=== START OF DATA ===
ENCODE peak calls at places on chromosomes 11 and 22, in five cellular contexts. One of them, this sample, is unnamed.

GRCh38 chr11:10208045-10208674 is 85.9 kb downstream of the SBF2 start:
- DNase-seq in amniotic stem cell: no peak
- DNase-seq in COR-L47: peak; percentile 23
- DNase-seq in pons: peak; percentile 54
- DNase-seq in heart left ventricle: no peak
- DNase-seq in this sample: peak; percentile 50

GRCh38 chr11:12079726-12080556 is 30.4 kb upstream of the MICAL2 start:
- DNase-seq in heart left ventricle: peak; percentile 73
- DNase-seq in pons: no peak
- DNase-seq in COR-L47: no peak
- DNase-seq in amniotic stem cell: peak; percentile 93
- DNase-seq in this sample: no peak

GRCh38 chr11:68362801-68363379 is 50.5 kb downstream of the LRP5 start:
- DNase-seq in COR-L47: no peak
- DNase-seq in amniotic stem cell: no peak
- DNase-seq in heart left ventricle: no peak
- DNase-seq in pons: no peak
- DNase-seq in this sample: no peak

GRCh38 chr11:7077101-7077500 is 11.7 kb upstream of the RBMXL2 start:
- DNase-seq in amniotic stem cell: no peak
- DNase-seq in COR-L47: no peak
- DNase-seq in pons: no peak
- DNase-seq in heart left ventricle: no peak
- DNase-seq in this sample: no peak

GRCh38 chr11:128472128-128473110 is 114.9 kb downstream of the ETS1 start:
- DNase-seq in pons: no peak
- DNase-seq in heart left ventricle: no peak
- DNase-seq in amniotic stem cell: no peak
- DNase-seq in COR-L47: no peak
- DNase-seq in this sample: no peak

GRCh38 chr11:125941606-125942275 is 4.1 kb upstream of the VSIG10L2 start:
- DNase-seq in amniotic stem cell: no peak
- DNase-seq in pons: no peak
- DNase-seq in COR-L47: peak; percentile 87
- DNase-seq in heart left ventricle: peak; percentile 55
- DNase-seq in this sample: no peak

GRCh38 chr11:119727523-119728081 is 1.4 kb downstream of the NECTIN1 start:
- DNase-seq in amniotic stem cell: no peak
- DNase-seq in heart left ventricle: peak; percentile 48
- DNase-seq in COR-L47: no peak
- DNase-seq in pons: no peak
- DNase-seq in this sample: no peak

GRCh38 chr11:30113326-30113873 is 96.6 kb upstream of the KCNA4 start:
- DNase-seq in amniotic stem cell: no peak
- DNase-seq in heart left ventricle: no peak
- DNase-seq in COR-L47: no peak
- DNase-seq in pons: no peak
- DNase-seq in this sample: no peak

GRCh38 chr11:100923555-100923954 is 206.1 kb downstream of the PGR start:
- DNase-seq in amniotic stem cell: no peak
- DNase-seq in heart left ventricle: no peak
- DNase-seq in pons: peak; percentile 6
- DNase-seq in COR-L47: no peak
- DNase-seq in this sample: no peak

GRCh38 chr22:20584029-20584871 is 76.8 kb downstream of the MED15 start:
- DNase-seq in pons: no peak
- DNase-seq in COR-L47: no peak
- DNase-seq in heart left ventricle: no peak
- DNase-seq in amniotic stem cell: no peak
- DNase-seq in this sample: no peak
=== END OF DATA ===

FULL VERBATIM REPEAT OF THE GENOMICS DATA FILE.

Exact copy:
ENCODE peak calls at places on chromosomes 11 and 22, in five cellular contexts. One of them, this sample, is unnamed.

GRCh38 chr11:10208045-10208674 is 85.9 kb downstream of the SBF2 start:
- DNase-seq in amniotic stem cell: no peak
- DNase-seq in COR-L47: peak; percentile 23
- DNase-seq in pons: peak; percentile 54
- DNase-seq in heart left ventricle: no peak
- DNase-seq in this sample: peak; percentile 50

GRCh38 chr11:12079726-12080556 is 30.4 kb upstream of the MICAL2 start:
- DNase-seq in heart left ventricle: peak; percentile 73
- DNase-seq in pons: no peak
- DNase-seq in COR-L47: no peak
- DNase-seq in amniotic stem cell: peak; percentile 93
- DNase-seq in this sample: no peak

GRCh38 chr11:68362801-68363379 is 50.5 kb downstream of the LRP5 start:
- DNase-seq in COR-L47: no peak
- DNase-seq in amniotic stem cell: no peak
- DNase-seq in heart left ventricle: no peak
- DNase-seq in pons: no peak
- DNase-seq in this sample: no peak

GRCh38 chr11:7077101-7077500 is 11.7 kb upstream of the RBMXL2 start:
- DNase-seq in amniotic stem cell: no peak
- DNase-seq in COR-L47: no peak
- DNase-seq in pons: no peak
- DNase-seq in heart left ventricle: no peak
- DNase-seq in this sample: no peak

GRCh38 chr11:128472128-128473110 is 114.9 kb downstream of the ETS1 start:
- DNase-seq in pons: no peak
- DNase-seq in heart left ventricle: no peak
- DNase-seq in amniotic stem cell: no peak
- DNase-seq in COR-L47: no peak
- DNase-seq in this sample: no peak

GRCh38 chr11:125941606-125942275 is 4.1 kb upstream of the VSIG10L2 start:
- DNase-seq in amniotic stem cell: no peak
- DNase-seq in pons: no peak
- DNase-seq in COR-L47: peak; percentile 87
- DNase-seq in heart left ventricle: peak; percentile 55
- DNase-seq in this sample: no peak

GRCh38 chr11:119727523-119728081 is 1.4 kb downstream of the NECTIN1 start:
- DNase-seq in amniotic stem cell: no peak
- DNase-seq in heart left ventricle: peak; percentile 48
- DNase-seq in COR-L47: no peak
- DNase-seq in pons: no peak
- DNase-seq in this sample: no peak

GRCh38 chr11:30113326-30113873 is 96.6 kb upstream of the KCNA4 start:
- DNase-seq in amniotic stem cell: no peak
- DNase-seq in heart left ventricle: no peak
- DNase-seq in COR-L47: no peak
- DNase-seq in pons: no peak
- DNase-seq in this sample: no peak

GRCh38 chr11:100923555-100923954 is 206.1 kb downstream of the PGR start:
- DNase-seq in amniotic stem cell: no peak
- DNase-seq in heart left ventricle: no peak
- DNase-seq in pons: peak; percentile 6
- DNase-seq in COR-L47: no peak
- DNase-seq in this sample: no peak

GRCh38 chr22:20584029-20584871 is 76.8 kb downstream of the MED15 start:
- DNase-seq in pons: no peak
- DNase-seq in COR-L47: no peak
- DNase-seq in heart left ventricle: no peak
- DNase-seq in amniotic stem cell: no peak
- DNase-seq in this sample: no peak